Punishment, freedom, and the culture of control: the case of brain imaging and the law.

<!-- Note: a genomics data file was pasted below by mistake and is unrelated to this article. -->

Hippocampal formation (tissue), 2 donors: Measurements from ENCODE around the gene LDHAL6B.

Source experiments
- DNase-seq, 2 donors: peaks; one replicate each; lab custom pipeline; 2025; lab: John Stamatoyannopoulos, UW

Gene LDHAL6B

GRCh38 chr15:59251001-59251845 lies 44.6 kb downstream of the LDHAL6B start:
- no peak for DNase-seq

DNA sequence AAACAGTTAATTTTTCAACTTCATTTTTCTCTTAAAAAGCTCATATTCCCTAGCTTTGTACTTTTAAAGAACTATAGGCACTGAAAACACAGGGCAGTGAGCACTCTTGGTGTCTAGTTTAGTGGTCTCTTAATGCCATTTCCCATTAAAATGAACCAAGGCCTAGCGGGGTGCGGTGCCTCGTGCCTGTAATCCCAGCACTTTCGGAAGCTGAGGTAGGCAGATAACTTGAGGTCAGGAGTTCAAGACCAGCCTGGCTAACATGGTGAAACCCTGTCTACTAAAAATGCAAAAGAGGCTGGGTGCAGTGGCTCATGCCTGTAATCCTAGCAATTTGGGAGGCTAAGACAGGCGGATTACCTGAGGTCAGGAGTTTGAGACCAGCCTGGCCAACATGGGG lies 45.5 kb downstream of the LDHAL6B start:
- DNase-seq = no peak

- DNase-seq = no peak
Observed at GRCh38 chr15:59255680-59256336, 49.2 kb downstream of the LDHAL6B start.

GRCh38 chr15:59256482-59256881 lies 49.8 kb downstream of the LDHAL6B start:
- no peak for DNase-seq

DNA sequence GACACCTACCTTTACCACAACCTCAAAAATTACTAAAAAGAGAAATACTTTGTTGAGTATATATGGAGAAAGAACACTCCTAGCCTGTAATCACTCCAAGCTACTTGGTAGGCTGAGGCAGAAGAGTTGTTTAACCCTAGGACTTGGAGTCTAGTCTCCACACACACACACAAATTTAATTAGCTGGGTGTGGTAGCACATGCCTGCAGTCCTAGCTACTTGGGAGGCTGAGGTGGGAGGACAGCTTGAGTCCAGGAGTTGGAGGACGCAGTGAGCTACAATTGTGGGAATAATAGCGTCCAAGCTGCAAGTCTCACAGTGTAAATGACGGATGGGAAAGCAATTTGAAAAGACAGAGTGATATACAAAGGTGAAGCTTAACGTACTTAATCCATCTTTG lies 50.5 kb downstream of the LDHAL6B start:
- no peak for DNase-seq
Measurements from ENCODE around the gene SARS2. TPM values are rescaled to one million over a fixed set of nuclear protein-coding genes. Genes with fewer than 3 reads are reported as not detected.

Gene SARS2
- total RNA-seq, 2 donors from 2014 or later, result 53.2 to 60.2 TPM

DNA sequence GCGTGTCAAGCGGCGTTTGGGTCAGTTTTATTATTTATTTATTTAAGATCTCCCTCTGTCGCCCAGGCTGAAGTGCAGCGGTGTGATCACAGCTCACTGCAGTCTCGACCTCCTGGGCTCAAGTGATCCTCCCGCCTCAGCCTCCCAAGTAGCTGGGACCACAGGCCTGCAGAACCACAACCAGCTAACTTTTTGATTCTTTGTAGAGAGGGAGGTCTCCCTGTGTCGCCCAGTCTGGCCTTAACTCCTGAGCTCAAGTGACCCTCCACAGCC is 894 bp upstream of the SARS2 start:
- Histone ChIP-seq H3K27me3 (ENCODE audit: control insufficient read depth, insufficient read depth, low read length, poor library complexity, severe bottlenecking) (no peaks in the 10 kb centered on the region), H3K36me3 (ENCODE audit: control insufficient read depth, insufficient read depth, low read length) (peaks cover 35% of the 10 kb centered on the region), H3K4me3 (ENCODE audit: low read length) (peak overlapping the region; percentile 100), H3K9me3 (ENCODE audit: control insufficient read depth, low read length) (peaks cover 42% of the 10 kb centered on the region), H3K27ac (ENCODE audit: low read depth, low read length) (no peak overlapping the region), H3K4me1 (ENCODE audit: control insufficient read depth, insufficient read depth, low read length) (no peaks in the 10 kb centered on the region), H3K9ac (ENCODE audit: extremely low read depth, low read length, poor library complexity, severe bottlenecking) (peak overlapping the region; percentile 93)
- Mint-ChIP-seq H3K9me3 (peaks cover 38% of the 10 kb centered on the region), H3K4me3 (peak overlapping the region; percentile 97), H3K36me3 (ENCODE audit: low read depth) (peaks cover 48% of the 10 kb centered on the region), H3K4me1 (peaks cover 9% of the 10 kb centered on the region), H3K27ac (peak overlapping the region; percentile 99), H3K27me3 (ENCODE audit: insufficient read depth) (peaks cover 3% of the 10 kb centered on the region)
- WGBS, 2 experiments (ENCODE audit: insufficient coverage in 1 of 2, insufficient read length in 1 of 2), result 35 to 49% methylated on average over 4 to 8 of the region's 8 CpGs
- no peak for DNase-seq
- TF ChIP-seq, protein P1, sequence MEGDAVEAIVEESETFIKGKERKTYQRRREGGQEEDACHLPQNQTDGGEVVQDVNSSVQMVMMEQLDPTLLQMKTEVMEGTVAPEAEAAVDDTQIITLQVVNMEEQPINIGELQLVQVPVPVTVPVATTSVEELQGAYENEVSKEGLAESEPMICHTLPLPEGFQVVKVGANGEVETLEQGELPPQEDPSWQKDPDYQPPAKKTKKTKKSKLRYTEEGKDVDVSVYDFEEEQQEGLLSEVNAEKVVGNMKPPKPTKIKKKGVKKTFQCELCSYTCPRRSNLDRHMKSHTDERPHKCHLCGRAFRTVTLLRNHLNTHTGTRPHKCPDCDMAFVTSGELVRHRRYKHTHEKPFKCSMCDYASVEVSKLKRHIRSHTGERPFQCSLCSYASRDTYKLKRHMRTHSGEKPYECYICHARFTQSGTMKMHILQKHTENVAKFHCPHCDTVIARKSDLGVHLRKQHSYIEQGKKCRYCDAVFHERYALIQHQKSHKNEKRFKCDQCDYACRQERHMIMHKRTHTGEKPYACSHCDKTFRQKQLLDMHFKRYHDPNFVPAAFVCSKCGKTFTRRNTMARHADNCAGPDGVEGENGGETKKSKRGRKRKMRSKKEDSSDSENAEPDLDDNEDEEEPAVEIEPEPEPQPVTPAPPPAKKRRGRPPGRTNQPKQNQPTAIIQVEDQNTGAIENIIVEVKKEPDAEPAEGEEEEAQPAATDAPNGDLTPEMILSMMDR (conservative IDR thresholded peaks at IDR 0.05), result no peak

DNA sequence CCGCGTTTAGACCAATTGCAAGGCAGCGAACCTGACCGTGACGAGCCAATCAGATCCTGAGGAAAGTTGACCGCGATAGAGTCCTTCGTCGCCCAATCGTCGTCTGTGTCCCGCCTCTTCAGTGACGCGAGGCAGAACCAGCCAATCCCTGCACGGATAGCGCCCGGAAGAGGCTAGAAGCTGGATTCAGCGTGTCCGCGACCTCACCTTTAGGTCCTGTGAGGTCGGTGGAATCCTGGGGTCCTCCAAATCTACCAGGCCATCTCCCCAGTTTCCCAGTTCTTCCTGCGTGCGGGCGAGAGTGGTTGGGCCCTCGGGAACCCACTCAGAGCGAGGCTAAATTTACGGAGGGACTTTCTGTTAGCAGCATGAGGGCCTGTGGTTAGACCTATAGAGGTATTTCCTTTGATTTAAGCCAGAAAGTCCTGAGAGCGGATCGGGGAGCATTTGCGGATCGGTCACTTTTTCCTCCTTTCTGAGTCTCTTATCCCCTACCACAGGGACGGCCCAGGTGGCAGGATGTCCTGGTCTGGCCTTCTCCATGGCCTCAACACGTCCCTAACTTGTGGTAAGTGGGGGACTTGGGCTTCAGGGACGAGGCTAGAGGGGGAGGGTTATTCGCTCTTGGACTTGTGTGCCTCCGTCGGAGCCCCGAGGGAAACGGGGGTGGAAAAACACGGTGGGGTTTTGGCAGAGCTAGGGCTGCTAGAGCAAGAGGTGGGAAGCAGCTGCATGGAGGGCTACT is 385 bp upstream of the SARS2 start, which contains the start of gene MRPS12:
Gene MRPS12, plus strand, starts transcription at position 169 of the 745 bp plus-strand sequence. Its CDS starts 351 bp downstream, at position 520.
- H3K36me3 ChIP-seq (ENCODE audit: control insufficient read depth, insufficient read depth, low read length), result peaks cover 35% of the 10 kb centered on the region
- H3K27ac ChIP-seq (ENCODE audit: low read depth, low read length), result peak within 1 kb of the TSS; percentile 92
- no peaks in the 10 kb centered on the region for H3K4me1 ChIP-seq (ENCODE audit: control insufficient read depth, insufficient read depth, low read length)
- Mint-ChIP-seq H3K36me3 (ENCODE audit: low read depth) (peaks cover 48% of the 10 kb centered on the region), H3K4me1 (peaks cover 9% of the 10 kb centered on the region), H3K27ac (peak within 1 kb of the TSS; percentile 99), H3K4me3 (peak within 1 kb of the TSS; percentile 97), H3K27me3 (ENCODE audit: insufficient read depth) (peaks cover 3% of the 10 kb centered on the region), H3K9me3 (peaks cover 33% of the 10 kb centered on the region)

The question, then, is whether the new technologies — particularly those emanating from brain biology and cognitive neuroscience — further relegate the individual to the status of a mere body of utility consistent with the culture of control and the political and economic interests of the state. Moreover, the question is whether the sustained presence of a critical freedom—notwithstanding its active and deliberate engagement with new forms of pleasure, excess, resistance, and extremism—may be symbolic of the limits of personal and public autonomy traceable to an overly organized and largely scripted hyper-real society. This particular issue draws attention to the use of functional magnetic resonance imaging (fMRI) as a mechanism of surveillance that increasingly is deployed, marketed, and simulated, and as a sophisticated tool of cultural materialist society that produces a pseudo-reality. This is a virtual state of existence that, knowingly or otherwise, commodifies, technologizes, and, eventually, re-ontologizes the individual. If the above queries are answered in the affirmative, then a host of ethical concerns about the limits of these innovative technologies as appropriated in diverse societal contexts (especially their applications in the criminal law), emerge...This Article examines these issues within the framework of critical social theory and philosophical criminology, with particular focus on the use of fMRI brain-scanning technology as emblematic of the culture of control. For exemplification purposes, this Article showcases the application of this technology in the case of interrogating criminal suspects as well as offenders.